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Chernobyl is teeming with worms resistant to radiation

The 1986 Chernobyl nuclear disaster indelibly marked the region as the most radioactive environment on the planet, leading to the mass evacuation of humans. Despite the high radiation levels that persist nearly four decades later, a diverse array of flora and fauna continues to inhabit the area. 

A study led by researchers at NYU has shed light on the remarkable genetic resilience of microscopic worms in the Chernobyl zone. While it does not indicate that the area is safe, this finding underscores the extraordinary adaptability of these organisms to extreme conditions.

Chernobyl radiation and wildlife

The Chernobyl Exclusion Zone, encompassing an area within an 18.6-mile radius of the power plant in northern Ukraine, has become a living laboratory for scientists studying the impacts of prolonged radiation exposure on wildlife

Observations have revealed that animals within the zone exhibit distinct physical and genetic characteristics compared to those living in less contaminated environments. This has propelled scientific inquiry into how chronic radiation exposure influences DNA.

“Chernobyl was a tragedy of incomprehensible scale, but we still don’t have a great grasp on the effects of the disaster on local populations. Did the sudden environmental shift select for species, or even individuals within a species, that are naturally more resistant to ionizing radiation?” said lead author Sophia Tintori, a postdoctoral associate in the Department of Biology at NYU.

Tiny worms that live fast

The research team, seeking answers, focused their efforts on nematodes – tiny worms noted for their simplistic genomes and rapid life cycles, which render them particularly valuable for fundamental biological research. 

“These worms live everywhere, and they live quickly, so they go through dozens of generations of evolution while a typical vertebrate is still putting on its shoes,” explained senior author Matthew Rockman, a professor of biology at NYU.

“I had seen footage of the exclusion zone and was surprised by how lush and overgrown it looked – I’d never thought of it as teeming with life,” Tintori added. “If I want to find worms that are particularly tolerant to radiation exposure, this is a landscape that might have already been selected for that.”

Enhanced tolerance to radiation

This prompted Tintori to consider the possibility that the area might have naturally selected for organisms with an enhanced tolerance to radiation. 

To explore this hypothesis, the research team, including collaborators from Ukraine and the United States such as biologist Timothy Mousseau of the University of South Carolina, embarked on a field expedition to the Chernobyl Exclusion Zone in 2019.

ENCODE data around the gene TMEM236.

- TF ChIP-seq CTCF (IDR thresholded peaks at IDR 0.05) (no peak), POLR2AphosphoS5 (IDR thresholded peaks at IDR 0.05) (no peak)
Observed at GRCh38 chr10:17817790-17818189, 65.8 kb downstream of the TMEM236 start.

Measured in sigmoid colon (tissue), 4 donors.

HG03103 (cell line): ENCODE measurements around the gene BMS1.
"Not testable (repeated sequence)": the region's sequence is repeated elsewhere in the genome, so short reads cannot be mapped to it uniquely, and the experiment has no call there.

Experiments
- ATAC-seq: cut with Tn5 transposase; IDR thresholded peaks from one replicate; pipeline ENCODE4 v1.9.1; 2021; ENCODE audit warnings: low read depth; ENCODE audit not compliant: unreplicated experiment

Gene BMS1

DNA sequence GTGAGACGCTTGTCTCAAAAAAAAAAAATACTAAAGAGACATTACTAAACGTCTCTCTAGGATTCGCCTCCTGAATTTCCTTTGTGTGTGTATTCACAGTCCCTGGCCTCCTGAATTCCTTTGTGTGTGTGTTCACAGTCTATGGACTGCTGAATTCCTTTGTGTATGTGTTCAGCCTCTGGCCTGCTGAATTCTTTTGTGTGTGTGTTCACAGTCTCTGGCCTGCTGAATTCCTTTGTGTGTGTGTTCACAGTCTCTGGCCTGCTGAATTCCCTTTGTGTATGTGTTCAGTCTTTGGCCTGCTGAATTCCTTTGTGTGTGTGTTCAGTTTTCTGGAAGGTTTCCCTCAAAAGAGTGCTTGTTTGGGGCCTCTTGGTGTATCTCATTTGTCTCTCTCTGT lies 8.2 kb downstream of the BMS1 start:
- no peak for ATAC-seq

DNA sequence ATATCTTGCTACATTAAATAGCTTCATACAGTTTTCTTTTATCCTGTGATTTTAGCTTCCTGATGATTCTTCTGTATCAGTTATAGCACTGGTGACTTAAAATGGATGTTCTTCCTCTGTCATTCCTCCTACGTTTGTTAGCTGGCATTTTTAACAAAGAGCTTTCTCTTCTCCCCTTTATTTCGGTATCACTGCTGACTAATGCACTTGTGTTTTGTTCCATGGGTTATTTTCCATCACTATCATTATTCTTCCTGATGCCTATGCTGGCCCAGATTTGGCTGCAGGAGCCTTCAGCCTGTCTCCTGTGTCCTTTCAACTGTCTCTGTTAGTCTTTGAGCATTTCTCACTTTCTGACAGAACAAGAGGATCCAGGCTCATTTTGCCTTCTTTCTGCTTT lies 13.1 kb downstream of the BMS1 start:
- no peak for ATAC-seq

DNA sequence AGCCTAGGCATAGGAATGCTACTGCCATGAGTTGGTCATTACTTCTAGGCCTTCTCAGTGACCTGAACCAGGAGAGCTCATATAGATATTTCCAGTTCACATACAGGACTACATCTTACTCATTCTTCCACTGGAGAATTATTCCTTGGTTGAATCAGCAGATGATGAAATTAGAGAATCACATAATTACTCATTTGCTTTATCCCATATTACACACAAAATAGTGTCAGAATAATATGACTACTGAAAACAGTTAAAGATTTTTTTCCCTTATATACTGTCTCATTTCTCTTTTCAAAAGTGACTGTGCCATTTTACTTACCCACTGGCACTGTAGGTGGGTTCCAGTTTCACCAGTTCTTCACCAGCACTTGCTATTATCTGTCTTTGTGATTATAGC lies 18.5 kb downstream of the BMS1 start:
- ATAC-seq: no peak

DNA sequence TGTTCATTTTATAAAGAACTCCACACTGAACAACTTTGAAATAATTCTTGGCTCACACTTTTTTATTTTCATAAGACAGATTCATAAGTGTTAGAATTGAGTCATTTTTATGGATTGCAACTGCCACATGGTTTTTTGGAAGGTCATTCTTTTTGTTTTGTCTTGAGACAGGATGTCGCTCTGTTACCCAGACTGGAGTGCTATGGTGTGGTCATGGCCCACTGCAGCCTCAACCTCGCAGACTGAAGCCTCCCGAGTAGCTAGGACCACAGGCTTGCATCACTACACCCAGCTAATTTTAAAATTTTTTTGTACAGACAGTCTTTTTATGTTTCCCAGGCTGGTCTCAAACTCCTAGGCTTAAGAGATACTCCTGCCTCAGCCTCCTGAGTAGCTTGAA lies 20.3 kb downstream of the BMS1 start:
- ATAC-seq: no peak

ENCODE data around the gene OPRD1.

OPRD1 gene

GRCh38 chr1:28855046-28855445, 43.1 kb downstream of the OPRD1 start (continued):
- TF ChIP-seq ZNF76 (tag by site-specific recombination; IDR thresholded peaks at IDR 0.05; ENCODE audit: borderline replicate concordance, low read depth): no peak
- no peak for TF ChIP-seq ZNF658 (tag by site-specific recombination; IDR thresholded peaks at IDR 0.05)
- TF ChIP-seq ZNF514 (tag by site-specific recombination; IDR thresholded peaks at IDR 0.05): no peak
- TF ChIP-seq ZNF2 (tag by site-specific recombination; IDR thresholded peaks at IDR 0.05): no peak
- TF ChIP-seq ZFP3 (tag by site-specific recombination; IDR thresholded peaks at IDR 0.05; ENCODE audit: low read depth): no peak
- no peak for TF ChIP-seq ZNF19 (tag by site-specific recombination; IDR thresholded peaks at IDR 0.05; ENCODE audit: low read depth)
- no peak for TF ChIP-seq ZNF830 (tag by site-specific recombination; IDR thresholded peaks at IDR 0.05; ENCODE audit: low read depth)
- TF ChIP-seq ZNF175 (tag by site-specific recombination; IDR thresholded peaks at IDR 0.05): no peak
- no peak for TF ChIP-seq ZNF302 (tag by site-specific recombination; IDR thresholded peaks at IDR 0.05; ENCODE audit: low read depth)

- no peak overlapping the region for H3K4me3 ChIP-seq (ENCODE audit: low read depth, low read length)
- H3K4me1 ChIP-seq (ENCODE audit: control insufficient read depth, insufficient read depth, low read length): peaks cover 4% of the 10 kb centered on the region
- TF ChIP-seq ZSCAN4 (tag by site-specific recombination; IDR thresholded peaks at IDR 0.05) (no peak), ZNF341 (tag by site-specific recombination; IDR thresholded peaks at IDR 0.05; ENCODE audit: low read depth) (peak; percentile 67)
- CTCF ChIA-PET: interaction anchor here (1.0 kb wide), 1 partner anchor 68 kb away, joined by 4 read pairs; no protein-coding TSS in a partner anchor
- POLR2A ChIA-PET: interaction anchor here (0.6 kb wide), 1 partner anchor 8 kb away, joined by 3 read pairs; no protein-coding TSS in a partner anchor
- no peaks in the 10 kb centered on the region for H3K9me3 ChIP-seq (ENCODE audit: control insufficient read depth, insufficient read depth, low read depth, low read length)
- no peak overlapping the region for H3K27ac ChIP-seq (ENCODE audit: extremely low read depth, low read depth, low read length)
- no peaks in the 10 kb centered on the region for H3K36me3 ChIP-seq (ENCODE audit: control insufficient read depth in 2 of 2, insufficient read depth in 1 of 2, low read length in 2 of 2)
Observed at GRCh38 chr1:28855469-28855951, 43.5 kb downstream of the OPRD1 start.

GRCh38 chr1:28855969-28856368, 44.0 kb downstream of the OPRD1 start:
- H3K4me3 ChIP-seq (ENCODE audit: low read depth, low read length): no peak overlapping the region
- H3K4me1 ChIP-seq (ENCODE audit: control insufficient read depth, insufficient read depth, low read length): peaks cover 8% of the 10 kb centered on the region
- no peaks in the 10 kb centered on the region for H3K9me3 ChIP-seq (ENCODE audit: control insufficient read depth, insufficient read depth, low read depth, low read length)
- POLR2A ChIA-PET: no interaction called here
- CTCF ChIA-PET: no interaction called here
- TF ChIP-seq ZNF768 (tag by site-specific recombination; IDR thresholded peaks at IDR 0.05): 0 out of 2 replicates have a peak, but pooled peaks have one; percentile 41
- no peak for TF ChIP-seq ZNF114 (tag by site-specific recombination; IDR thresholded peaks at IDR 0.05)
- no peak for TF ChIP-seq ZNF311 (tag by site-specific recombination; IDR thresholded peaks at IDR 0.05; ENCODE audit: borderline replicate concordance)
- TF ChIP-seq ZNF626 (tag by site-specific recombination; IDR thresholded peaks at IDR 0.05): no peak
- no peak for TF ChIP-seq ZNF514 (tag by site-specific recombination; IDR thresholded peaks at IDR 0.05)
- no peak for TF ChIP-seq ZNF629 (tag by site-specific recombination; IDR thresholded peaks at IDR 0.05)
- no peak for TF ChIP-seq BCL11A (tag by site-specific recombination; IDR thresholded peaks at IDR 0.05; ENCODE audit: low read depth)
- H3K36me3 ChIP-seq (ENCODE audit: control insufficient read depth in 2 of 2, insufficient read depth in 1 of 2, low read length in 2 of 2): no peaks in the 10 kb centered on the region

How the research was conducted 

Equipped with Geiger counters and protective gear, they meticulously collected worm samples from various locations, encountering radiation levels ranging from minimal to extremely high.

Upon collecting the samples, the researchers transported them to Mousseau’s field lab in Chernobyl for initial analysis. They then continued their examinations in a hotel in Kyiv, isolating and cultivating nematodes using travel microscopes. 

Back at NYU, the team leveraged cryopreservation techniques to halt the worms’ evolution, allowing for a comparative analysis of specimens that had experienced different evolutionary histories.

Genetic resilience of Chernobyl worms

The investigation centered on 15 worms of the species Oscheius tipulae, known for its relevance in genetic and evolutionary research. 

By sequencing the genomes of these Chernobyl worms and comparing them to those of O. tipulae from other regions, the researchers anticipated uncovering radiation-induced genetic alterations. However, their findings did not support this hypothesis.

“This doesn’t mean that Chornobyl is safe – it more likely means that nematodes are really resilient animals and can withstand extreme conditions,” said Tintori. “We also don’t know how long each of the worms we collected was in the Zone, so we can’t be sure exactly what level of exposure each worm and its ancestors received over the past four decades.”

Chernobyl worms were not phased by radiation

Intrigued by the absence of a genetic signature from radiation, the team devised an experiment to assess the worms’ growth rates and sensitivity to various types of DNA damage

Despite observing differences in DNA damage tolerance among the worm lineages, these variations did not align with the radiation levels at their collection sites, suggesting that the Chernobyl nematodes had not evolved a specific resistance to radiation.

DNA repair mechanisms 

This groundbreaking research not only highlights the nematodes’ resilience but also paves the way for future studies into DNA repair mechanisms across different organisms, including humans. 

“Now that we know which strains of O. tipulae are more sensitive or more tolerant to DNA damage, we can use these strains to study why different individuals are more likely than others to suffer the effects of carcinogens,” Tintori explained. 

Broader implications 

As Tintori points out, contemplating individual variability in response to environmental DNA-damaging agents enriches our understanding of personal cancer risk factors. 

The study – published in the journal Proceedings of the National Academy of Sciences – not only contributes to the field of evolutionary biology and genetics but also offers insights into human health, emphasizing the significance of genetic research in identifying and mitigating vulnerabilities to environmental carcinogens.


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